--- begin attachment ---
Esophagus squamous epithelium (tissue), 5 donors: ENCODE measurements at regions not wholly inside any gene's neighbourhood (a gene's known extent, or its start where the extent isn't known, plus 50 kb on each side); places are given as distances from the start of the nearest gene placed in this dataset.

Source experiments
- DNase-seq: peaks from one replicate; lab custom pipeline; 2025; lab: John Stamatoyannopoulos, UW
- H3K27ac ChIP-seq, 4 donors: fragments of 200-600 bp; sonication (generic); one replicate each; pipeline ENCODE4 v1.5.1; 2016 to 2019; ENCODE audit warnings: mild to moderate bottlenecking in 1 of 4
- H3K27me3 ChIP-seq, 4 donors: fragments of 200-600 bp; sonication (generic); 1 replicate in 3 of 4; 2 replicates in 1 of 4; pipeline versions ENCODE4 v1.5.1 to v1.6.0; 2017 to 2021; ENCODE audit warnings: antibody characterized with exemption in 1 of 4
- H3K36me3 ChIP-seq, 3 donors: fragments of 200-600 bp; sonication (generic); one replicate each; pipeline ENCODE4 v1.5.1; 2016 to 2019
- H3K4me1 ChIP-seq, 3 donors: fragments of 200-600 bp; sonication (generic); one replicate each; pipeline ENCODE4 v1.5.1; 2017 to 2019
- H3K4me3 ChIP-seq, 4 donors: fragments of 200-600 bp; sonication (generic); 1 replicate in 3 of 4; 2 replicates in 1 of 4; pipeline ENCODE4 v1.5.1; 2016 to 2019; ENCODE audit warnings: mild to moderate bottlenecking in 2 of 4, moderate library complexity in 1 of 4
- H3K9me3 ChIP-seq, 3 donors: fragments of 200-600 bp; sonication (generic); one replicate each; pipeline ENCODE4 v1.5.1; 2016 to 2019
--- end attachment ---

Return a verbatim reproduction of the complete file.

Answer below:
Esophagus squamous epithelium (tissue), 5 donors: ENCODE measurements at regions not wholly inside any gene's neighbourhood (a gene's known extent, or its start where the extent isn't known, plus 50 kb on each side); places are given as distances from the start of the nearest gene placed in this dataset.

Source experiments
- DNase-seq: peaks from one replicate; lab custom pipeline; 2025; lab: John Stamatoyannopoulos, UW
- H3K27ac ChIP-seq, 4 donors: fragments of 200-600 bp; sonication (generic); one replicate each; pipeline ENCODE4 v1.5.1; 2016 to 2019; ENCODE audit warnings: mild to moderate bottlenecking in 1 of 4
- H3K27me3 ChIP-seq, 4 donors: fragments of 200-600 bp; sonication (generic); 1 replicate in 3 of 4; 2 replicates in 1 of 4; pipeline versions ENCODE4 v1.5.1 to v1.6.0; 2017 to 2021; ENCODE audit warnings: antibody characterized with exemption in 1 of 4
- H3K36me3 ChIP-seq, 3 donors: fragments of 200-600 bp; sonication (generic); one replicate each; pipeline ENCODE4 v1.5.1; 2016 to 2019
- H3K4me1 ChIP-seq, 3 donors: fragments of 200-600 bp; sonication (generic); one replicate each; pipeline ENCODE4 v1.5.1; 2017 to 2019
- H3K4me3 ChIP-seq, 4 donors: fragments of 200-600 bp; sonication (generic); 1 replicate in 3 of 4; 2 replicates in 1 of 4; pipeline ENCODE4 v1.5.1; 2016 to 2019; ENCODE audit warnings: mild to moderate bottlenecking in 2 of 4, moderate library complexity in 1 of 4
- H3K9me3 ChIP-seq, 3 donors: fragments of 200-600 bp; sonication (generic); one replicate each; pipeline ENCODE4 v1.5.1; 2016 to 2019